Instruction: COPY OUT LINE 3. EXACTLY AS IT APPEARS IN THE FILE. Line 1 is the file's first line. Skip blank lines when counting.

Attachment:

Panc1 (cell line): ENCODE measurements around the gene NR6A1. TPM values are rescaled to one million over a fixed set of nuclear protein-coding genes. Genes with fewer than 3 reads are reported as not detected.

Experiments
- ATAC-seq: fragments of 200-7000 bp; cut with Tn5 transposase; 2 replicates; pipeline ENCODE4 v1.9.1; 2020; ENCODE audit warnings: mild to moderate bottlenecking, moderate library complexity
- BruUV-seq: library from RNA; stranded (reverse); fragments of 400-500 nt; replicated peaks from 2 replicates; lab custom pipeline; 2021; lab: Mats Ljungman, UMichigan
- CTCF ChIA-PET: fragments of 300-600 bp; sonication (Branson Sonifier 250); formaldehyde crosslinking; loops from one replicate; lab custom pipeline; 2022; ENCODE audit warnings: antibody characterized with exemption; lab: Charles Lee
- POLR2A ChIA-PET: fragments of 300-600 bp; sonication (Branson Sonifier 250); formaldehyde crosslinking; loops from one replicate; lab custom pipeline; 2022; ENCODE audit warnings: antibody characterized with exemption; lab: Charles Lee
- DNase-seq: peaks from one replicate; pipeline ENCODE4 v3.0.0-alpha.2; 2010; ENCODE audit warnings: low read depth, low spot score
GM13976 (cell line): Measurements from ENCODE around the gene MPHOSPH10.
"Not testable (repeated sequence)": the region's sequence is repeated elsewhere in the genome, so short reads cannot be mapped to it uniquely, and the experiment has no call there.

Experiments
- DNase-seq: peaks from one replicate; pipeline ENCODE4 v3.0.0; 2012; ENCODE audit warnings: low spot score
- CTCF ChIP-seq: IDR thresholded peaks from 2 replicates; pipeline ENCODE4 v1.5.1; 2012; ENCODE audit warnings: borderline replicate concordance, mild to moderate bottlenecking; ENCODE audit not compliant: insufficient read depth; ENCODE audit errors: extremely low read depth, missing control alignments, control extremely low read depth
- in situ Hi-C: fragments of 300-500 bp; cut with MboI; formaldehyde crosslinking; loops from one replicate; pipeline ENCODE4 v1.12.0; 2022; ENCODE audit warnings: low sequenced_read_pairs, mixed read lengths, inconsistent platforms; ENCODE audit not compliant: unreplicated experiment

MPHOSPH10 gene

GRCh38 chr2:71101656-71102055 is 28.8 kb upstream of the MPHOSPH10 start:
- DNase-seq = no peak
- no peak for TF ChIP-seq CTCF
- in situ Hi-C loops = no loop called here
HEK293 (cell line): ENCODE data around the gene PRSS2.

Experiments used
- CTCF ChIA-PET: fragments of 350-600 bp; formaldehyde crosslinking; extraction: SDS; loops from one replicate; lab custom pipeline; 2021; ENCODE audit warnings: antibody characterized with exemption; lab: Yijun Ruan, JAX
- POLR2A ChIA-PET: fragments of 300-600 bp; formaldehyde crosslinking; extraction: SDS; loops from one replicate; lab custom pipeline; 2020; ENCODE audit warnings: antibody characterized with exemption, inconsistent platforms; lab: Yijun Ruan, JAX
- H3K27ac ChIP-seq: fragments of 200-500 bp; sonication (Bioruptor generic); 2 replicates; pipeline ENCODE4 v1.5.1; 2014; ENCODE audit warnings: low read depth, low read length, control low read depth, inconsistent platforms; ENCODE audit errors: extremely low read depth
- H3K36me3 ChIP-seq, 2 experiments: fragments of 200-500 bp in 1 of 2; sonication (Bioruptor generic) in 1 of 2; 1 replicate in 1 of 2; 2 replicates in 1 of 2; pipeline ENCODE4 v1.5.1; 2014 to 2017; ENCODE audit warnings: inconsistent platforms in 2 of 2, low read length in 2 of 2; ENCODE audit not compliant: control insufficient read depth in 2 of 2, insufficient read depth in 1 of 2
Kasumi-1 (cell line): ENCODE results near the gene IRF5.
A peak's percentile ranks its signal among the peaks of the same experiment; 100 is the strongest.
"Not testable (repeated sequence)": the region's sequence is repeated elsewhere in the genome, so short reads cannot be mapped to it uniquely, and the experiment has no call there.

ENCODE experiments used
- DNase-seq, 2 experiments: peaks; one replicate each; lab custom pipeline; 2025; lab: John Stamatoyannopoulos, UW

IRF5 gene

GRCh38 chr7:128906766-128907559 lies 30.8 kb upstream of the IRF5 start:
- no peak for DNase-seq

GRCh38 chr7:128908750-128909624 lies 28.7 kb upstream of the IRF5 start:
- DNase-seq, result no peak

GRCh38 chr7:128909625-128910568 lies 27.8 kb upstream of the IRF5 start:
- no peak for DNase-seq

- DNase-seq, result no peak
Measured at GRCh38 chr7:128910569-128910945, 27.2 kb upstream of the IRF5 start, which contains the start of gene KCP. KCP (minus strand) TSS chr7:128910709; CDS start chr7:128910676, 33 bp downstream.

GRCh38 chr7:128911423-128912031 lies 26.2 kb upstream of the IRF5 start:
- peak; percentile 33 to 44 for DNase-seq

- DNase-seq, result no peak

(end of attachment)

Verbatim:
- ATAC-seq: fragments of 200-7000 bp; cut with Tn5 transposase; 2 replicates; pipeline ENCODE4 v1.9.1; 2020; ENCODE audit warnings: mild to moderate bottlenecking, moderate library complexity